HIDE AND SEEK
an exhibition by CLET ABRAHAM (FRANCE / ITALY) and MIGUEL MARQUEZ (AUSTRALIA)
Thursday, November 26th – Saturday, December 19th 2015
Venue: Above Second, 9 First St, Sai Ying Pun, Hong Kong
Opening Hours: Tues – Sat 1-7pm
MIGUEL MARQUEZ @ TYCOON TANN
Extended Miguel Marquez exhibition will be on-going at Tycoon Tann until early March 2016
Venue: Tycoon Tann, 74 Wellington St, Central, Hong Kong
This winter, Above Second invites you to enter the game Hide and Seek, presenting the works of the renowned Clet Abraham and Miguel Marquez aka. Michael Pederson.
Hide and Seek unites for the first time the Italian-based French street artist Clet and the Australian artist and photographer Miguel Marquez. The exhibition—like their art—aims to be mischievous and cheerful, critical and sharp. In it, Clet’s street signs converse with Miguel’s messages and create a dialogue that addresses social and political issues such as apathy, political control and human relationships.
The street artists Clet and Miguel play with the rigidity and anonymity of the roads and pavements of our cities. They hide messages and they seek our attention. With messages related to the everyday their art serves as wake up calls for the yawning passer-by.
Their messages and small changes in the street signs and crossing lines bring playfulness to the rigid rules, breaking the strict sense of norms. Their art therefore plays with the city, talks to the observer, brings us a smile and gets the game stARTed. Their art invites spectators to play hide and seek in the whimsical, chaotic and maze-like streets of Hong Kong.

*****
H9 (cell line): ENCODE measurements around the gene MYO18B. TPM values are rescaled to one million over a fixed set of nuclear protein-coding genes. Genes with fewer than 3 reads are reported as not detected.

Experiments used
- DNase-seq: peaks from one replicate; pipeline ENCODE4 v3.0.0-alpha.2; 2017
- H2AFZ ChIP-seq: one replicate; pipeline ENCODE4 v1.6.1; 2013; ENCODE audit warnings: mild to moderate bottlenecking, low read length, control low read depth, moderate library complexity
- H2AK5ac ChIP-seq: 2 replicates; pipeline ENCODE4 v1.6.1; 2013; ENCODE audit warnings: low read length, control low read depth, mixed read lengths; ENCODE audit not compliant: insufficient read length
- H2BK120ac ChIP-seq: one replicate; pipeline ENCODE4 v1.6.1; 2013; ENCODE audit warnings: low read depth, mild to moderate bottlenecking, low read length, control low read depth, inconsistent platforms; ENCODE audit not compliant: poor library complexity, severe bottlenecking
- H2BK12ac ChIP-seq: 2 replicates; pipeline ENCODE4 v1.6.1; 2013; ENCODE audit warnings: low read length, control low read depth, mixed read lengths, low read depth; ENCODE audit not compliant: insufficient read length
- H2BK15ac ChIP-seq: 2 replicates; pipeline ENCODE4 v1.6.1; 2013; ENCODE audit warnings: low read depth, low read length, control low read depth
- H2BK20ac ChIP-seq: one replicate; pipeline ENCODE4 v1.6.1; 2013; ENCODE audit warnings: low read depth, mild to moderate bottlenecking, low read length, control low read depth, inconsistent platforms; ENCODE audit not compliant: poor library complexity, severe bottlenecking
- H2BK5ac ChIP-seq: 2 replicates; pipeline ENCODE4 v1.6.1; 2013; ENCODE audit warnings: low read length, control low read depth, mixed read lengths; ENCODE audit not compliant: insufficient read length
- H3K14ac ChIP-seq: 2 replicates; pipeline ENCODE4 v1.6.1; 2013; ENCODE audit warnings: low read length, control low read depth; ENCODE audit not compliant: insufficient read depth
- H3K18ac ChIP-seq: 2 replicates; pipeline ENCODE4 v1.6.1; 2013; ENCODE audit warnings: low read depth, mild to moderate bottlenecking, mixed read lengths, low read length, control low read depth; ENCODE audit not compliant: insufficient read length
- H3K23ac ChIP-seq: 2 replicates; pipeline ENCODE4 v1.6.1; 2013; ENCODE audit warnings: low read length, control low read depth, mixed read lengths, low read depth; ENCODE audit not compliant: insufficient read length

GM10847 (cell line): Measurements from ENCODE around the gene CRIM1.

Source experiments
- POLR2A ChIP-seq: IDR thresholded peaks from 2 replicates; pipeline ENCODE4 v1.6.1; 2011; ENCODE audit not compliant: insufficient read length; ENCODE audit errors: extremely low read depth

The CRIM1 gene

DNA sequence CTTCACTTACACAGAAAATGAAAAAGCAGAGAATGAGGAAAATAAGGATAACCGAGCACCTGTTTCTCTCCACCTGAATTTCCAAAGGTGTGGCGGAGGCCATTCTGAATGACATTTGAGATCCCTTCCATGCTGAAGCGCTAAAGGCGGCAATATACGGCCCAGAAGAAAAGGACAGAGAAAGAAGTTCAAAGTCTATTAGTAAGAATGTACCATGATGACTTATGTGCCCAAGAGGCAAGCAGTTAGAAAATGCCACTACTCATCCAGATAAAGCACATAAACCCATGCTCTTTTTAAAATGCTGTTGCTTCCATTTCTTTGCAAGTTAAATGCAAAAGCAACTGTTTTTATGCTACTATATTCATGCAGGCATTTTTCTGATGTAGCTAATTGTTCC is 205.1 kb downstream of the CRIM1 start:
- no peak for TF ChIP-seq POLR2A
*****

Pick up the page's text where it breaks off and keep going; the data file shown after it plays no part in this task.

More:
Clet Abraham (France, b. 1966) is a painter, sculptor and street artist best known for his playful and ironic alterations of road signs. After graduating from the Fine Arts Institute of Rennes and moving to Rome to work as a furniture restaurateur, he works and lives in Florence where he transforms street-signs into whimsical images. Many of his works include provocative socio-political references such as the Crucified Christ posted on a ‘dead-end’ sign or images of a policeman in love. His works can be found in the streets of Rome, Florence, Milan, Paris, New York, London, Brussels and other European cities; and have been exhibited in galleries such as Artistic Rezo Gallery in Paris, the Graffik Gallery in London and Palazzo Strozzi in Florence among others. Several public and private institutions including Castello di Poppi in Arezzo, Banca Popolare del Lazio or Paris’s 13th arrondissement have commissioned his works.